• Given the markets have taken a hit this week, what are the best options to pay the tax bill?
    • sell stocks/index funds to cover the tax bill
    • take a short term loan to pay of the tax bill. if so, any specific suggestions here to find these loans?
    • Use credit cards to pay the bills while waiting for the state tax refund
    • any other available options?
  • Assuming the markets go up before Apr 15, what would be the best criteria to sell stocks/index funds? I was told that I sell the stocks/IFs that are lossy so that I can claim a tax deduction but this seems very counter-intuitive to me. Any suggestions on this and other reading material will be appreciated.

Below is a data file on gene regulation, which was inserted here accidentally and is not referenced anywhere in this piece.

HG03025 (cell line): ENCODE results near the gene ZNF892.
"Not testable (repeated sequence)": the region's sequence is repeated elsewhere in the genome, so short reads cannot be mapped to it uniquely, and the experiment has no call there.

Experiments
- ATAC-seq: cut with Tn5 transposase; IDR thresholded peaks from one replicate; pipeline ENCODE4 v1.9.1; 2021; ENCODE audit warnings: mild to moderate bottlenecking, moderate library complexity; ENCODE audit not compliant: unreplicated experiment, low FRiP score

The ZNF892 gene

• Should I hire a financial advisor to help me going forward so that I don't end up in such situations?
Call the IRS. See if something like a payment plan is possible, even if it's with that 50k as the final payment when it comes in.
You'll probably pay interest, but hopefully avoid any penalties.

My understanding is that as long as you keep in touch and work with them, they aren't the monsters some people seem to fear. :wink:

And can *you* figure out what happened in terms of figuring your withholding such that it was off by so much?

RM
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CurlyDave
Posts: 1971
Joined: Thu Jul 28, 2016 11:37 am

Re: Managing a huge tax bill

Post by CurlyDave »

You can almost always get an "installment plan", where you pay a certain amount each month for a number of years. It can be up to 6 or 7 years I think.

The interest rate they charge is quite reasonable, and you can pay it off early with no penalty.